Home of Professional Cinematography since 1996

Eyelights

>I'll be shooting my third low-budget feature in about two months (hopefully it'll actually get finished :-) It has an ensemble cast, and each character is in a different place emotionally and/or spiritually. For a couple of the characters, I'm playing around with eyelights and the subtle effect they have on the audience's perception of the characters.

>I'm hoping that some of you might share what films and/or paintings you think explore the different effects of eyelights in the most interesting ways. I learned a great deal from Alan Daviau's work on _Fearless_, and I've looked at a few paintings that have given me some ideas. But I thought I might draw on the venerable experience present on the list to possibly point me in a few directions I hadn't considered.

>I must shamefully admit that my art history knowledge isn't what it should be ( So, if you reference artwork, please assume that I won't know the artist (well, I might...).

>Chris Ray


>It's an interesting issue because eyelights often suggest the use of artificial lights. Some DP's pride themselves on never seeing the fill light reflected in the eyes, especially on day exteriors. Others work very hard at always getting that sparkle in the eyes.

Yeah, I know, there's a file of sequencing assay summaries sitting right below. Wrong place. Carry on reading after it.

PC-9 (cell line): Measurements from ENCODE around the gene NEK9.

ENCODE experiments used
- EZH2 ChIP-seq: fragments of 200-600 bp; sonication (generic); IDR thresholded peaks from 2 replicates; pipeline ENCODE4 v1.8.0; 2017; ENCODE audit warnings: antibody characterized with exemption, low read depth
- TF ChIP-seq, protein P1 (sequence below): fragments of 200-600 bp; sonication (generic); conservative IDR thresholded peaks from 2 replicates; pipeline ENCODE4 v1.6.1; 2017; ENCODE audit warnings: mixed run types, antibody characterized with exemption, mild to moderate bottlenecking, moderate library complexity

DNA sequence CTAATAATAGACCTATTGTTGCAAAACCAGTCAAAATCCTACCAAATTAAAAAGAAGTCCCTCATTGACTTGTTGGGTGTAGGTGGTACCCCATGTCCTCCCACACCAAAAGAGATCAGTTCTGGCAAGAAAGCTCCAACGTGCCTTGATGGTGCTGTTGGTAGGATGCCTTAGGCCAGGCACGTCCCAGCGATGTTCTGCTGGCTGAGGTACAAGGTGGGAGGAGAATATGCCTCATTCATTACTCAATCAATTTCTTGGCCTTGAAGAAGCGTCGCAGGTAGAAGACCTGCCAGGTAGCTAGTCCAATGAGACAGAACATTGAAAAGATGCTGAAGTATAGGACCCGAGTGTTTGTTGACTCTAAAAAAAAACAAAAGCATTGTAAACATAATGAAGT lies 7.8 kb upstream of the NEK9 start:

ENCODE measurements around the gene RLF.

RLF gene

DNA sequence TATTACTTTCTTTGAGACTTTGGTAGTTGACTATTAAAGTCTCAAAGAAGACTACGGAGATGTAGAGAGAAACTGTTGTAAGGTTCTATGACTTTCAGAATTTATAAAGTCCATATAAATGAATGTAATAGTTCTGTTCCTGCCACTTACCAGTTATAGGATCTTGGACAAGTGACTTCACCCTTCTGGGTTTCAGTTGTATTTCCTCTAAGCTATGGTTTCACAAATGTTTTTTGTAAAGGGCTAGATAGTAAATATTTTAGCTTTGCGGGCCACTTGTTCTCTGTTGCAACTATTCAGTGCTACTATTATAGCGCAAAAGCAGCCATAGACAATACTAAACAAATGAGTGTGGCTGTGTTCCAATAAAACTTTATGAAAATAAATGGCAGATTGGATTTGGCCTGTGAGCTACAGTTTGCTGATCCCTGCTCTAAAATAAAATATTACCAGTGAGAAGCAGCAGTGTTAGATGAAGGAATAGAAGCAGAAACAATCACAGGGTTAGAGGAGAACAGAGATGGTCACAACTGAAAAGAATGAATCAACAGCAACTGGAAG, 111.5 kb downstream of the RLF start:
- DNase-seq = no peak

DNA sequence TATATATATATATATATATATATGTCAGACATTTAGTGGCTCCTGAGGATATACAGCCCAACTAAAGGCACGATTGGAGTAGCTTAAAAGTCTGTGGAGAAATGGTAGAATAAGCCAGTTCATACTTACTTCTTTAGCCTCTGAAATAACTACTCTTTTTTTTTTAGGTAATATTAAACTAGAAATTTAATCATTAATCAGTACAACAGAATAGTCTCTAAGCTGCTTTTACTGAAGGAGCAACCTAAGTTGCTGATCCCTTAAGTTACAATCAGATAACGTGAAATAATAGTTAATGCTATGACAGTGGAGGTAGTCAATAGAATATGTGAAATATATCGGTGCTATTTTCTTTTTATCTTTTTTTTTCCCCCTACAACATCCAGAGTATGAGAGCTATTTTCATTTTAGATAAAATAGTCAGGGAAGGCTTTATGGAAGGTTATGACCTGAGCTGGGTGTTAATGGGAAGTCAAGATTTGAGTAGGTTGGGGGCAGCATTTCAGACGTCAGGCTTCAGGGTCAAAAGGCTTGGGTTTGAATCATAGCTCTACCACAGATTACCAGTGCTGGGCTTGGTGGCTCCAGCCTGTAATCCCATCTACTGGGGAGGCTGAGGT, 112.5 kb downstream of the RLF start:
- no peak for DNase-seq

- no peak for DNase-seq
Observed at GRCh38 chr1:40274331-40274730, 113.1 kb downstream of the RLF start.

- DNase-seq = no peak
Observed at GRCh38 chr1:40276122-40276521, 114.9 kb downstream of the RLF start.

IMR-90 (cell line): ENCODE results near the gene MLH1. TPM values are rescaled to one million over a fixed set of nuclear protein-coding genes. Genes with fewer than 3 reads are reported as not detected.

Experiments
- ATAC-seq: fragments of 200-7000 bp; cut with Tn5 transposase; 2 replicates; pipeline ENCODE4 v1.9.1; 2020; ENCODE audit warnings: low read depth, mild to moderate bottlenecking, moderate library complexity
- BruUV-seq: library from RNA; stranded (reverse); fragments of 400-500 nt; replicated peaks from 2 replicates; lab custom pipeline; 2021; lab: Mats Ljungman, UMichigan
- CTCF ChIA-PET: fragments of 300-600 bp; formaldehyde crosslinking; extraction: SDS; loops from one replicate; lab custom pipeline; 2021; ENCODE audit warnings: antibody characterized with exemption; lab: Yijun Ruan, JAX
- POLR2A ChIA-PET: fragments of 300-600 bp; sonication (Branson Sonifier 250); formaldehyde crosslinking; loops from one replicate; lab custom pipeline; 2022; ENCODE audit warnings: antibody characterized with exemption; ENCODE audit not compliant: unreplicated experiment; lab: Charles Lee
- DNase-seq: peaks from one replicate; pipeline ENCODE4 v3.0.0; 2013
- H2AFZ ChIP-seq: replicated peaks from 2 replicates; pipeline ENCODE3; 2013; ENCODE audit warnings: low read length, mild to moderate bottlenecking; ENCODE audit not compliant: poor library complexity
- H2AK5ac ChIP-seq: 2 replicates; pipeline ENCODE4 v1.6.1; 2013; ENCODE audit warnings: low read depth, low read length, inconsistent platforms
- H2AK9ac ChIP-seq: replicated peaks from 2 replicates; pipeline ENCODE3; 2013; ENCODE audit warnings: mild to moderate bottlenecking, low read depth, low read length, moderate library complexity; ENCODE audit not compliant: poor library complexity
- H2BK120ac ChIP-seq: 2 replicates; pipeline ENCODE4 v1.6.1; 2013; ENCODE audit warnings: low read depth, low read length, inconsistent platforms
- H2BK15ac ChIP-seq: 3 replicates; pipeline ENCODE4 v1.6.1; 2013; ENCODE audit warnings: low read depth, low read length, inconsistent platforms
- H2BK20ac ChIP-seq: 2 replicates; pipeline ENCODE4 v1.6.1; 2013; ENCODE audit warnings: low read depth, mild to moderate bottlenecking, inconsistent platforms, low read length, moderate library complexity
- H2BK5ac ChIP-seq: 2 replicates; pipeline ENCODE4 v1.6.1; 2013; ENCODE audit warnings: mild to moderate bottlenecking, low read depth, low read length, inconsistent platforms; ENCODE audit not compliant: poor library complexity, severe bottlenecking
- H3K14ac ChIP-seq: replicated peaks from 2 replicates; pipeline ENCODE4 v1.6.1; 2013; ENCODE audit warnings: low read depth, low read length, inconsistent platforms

>Since you mentioned "Fearless", you are also referring to the practice of putting a strip of light across the eyes (ala "Dracula") as opposed to just getting a point of light in the eyes.

>On a technical level, I find that eyelights are very useful in a very dark scene, like a shadowy moonlit one. When the face is extremely underexposed, the sparkle in the eyes can make the difference between seeing their expression and focusing on their face - or just having it fall off into murkiness. An eyelight can make the face seem less underexposed.

>I find that it's amazing that something as theatrical as a strip of light across the eyes can generally be accepted by the viewer if it's correct emotionally. I had a shot where a girl is hiding from her mother behind a potted plant inside a dim living room. On the extreme ECU, I put a strip of light across the eyes (stealing from Daviau in "E.T." when Eliot is sitting on the lawn chair watching E.T. come out of the shed.) It worked very well.

>It sort of reminds of me of the old use of irises (soft black circular borders on close-ups in silent movies) - the shadows create a frame within the frame, emphasizing the eyes more.

>I've never found a really quick way of doing strips of light across the eye. On some lights, you can get away with black tape across the front of a snoot on the light. Usually I have to use a slit cut into a card positioned closer to the actor. Dedolights almost can give you that effect just by closing the barn doors down into a slit - I'm curious to try them with the projector lens and see if that's a quicker way of getting the slash across the eyes.

>Movies that have used that effect... Well, in "Jurassic Park", when the kid in the jeep at night (the T-Rex scene) crawls into the back seat to look out the window, he takes off his goggles and the camera dollies in - and opposite the key light is a strip of light on his shadowed eye. A similar lighting effect is in "Hamlet" when Claudius in praying in the chapel. I just saw "Lost Highway" and a phone conversation is played with strips of light across the actresses mouth and eyes. In "Dick Tracy", when Beatty enters Madonna's dressing room and meets her, there's a hand-held light creating a strip across the eye on the shadow side of the face.